Can Breathwork Be Psychedelic?
Breathing techniques have been used for millennia to improve physical, mental, and spiritual health. Pranayama, for example, is the ancient yogic practice of controlling the breath. In Sanskrit, “prana” means life energy and “yama” means control. The goal of pranayama is to connect the body and mind. Some examples of pranayama include alternate nostril breathing, ujjayi breath, or bellows breath. The latter is a traditional yoga breathing technique also called Bhastrika, and is used to energize the body, increase alertness and clarify the mind.
In a study looking at healthy young adults, pranayama breathing reduced perceived stress levels. The effect was hypothesized to be due to the increased oxygen uptake. Another study noted that practitioners of pranayama showed both better levels of emotional regulation as well a higher mindfulness levels. Further studies have noted that pranayama can reduce high blood pressure, as well as improve cognitive function.
“The goal was to achieve altered states of consciousness without using medication as a potential therapeutic tool.”
One type of breathwork called Holotropic Breathwork was developed in the 1970s by psychiatrists Stanislav and Christina Grof. The goal was to achieve altered states of consciousness without using medication as a potential therapeutic tool. This technique involves changing the frequency, pace, and depth of breathing to influence the mental and emotional framework of the individual. The Grofs prior to creating this modality had a long history of studying LSD in the late 1960s for its therapeutic benefit. They believed that altered states of consciousness can facilitate deep healing. Stanislav Grof was the co-founder of transpersonal psychology along with Abraham Maslow. When research on LSD was suppressed and halted by the Nixon administration, Grof started to work on a theory that suggested that similar altered states could be explored without drugs using certain breathing techniques.
“… each person has an inner healing wisdom that will guide them to what needs to come to the surface for processing.”
Holotropic comes from the Greek word “holos” meaning whole and “trepein” meaning to move toward, translating to “moving toward wholeness”. The underlying premise is that each person has an inner healing wisdom that will guide them to what needs to come to the surface for processing. The facilitator that guides the breathing does not tell the practitioner what to focus on, but instead suggests working with what emerges during the breathing experience. Other breathwork modalities such as pranayama-style breathing has also produced similar altered healing states.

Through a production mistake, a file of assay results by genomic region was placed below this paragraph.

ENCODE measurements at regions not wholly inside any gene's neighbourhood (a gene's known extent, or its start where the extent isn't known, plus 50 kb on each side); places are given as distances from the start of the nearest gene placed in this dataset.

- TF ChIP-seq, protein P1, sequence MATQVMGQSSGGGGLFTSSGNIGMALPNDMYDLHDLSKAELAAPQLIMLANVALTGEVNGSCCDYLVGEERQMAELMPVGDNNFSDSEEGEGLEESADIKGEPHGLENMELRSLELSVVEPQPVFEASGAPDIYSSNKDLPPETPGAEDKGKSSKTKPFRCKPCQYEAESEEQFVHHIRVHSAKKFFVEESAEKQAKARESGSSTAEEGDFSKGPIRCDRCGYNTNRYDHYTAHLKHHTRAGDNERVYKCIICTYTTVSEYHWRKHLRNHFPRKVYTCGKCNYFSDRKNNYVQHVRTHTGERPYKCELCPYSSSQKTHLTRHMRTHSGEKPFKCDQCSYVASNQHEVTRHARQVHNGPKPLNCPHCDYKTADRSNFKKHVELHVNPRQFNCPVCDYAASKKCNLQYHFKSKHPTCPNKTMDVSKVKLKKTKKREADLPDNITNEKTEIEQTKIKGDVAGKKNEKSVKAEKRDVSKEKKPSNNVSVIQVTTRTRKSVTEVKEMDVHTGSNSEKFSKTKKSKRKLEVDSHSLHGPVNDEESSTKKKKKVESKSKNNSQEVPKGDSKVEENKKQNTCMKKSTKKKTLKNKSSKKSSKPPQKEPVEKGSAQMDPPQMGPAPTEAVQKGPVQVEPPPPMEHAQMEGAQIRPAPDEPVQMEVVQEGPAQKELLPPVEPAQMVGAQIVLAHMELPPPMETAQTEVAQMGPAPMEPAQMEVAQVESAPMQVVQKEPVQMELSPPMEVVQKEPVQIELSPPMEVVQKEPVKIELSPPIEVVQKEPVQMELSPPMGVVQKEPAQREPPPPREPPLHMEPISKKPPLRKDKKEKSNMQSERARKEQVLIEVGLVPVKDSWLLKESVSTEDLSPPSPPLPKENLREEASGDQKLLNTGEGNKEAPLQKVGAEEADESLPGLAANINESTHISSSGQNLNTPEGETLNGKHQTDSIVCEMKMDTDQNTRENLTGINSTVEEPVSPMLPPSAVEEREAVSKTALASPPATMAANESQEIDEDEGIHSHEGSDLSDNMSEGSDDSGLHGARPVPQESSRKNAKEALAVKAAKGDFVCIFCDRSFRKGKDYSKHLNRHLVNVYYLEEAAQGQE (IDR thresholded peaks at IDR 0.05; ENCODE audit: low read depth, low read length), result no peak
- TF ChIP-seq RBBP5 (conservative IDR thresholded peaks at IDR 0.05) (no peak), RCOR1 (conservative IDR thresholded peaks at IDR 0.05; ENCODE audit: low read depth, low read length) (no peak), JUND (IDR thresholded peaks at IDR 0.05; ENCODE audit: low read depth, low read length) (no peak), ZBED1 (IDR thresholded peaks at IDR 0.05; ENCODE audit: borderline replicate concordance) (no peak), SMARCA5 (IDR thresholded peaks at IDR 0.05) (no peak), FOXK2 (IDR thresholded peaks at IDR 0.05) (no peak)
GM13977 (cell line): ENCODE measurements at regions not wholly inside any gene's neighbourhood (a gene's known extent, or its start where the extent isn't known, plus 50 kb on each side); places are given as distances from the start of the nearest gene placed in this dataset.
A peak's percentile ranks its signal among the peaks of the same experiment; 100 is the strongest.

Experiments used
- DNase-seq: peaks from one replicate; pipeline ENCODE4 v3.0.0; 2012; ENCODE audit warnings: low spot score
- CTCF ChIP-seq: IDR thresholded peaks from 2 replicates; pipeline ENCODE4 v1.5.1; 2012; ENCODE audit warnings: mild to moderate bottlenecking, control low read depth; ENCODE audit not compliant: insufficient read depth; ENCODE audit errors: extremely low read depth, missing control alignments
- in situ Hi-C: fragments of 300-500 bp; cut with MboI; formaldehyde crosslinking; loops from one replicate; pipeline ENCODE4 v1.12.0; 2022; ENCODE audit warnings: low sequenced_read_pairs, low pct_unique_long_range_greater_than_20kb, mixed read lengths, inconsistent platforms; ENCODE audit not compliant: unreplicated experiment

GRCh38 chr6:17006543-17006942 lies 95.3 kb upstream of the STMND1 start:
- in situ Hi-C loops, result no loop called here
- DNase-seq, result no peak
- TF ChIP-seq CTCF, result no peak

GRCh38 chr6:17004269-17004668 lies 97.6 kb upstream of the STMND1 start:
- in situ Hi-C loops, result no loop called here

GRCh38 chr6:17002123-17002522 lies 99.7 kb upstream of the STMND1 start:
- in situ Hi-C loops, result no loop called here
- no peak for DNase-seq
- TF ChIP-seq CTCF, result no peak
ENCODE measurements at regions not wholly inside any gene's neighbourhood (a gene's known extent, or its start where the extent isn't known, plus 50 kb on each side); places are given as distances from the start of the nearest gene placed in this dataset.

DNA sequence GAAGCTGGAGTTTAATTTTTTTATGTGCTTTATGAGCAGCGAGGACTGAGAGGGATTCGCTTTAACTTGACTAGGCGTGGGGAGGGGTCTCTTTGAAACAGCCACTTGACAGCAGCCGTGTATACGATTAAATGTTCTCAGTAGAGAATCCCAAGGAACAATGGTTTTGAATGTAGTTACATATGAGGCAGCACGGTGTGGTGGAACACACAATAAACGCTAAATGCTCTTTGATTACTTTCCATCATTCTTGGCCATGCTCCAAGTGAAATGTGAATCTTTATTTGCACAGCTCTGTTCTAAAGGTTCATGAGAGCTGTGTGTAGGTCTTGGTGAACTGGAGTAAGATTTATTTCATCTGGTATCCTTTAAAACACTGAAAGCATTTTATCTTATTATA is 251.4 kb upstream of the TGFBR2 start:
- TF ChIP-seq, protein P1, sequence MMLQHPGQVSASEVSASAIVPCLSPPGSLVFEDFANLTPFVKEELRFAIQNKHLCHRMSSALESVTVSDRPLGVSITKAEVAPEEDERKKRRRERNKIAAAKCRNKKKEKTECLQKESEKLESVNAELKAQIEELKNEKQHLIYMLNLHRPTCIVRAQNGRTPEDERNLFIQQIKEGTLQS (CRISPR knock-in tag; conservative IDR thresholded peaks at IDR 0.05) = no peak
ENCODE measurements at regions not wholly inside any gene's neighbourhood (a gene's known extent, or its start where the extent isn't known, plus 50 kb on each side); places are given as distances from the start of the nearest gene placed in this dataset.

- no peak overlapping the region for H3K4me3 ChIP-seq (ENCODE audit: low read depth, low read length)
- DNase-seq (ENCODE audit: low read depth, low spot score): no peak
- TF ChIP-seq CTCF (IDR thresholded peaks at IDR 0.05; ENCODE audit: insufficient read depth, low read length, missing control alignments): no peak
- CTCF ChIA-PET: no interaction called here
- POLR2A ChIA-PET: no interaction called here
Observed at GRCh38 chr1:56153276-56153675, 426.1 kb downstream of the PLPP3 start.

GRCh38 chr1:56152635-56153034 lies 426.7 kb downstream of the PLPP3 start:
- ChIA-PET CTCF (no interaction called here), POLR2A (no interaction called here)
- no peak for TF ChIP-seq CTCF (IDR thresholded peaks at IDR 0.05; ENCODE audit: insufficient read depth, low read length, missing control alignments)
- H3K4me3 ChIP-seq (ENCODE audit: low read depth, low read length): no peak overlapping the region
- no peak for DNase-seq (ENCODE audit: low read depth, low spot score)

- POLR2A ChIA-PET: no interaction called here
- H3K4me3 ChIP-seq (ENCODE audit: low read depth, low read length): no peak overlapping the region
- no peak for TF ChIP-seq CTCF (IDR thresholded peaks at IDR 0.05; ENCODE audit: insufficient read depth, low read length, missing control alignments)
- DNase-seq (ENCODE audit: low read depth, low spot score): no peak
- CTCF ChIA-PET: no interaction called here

Although the research is limited, breathwork practitioners have noted improvement in chronic pain, somatic release of trauma in the physical body, alleviation of depression and anxiety, and a newfound insight on problems. It is important to note that this type of hyperventilation breathing can cause reduced carbon dioxide temporarily in the blood causing symptoms of dizziness, spasms of the feet and tingling sensations. Because this breathing technique can cause intense physical and emotional responses, it is best to discuss possible risks with a healthcare provider, in particular if there is any history of high blood pressure, recent surgery, psychosis, severe mental illness, or pregnancy.
As we start to delve deeper into exploration of the therapeutic benefits of psychedelic modalities, and the underlying premise of tapping into our inner healing wisdom, there will hopefully be more scientific evidence that can help us make sense of which healing modalities are best suited for which individuals, with breathwork being a potential alternative to those not suited for psychedelic medicine.
Sarah Abedi, MD is an emergency medicine doctor practicing in Southern California. She completed her medical school at UC Irvine and finished her emergency medicine residency at Harbor UCLA. Her medical interests lie in the science of disease prevention which motivated her to create The Hidden Body Podcast.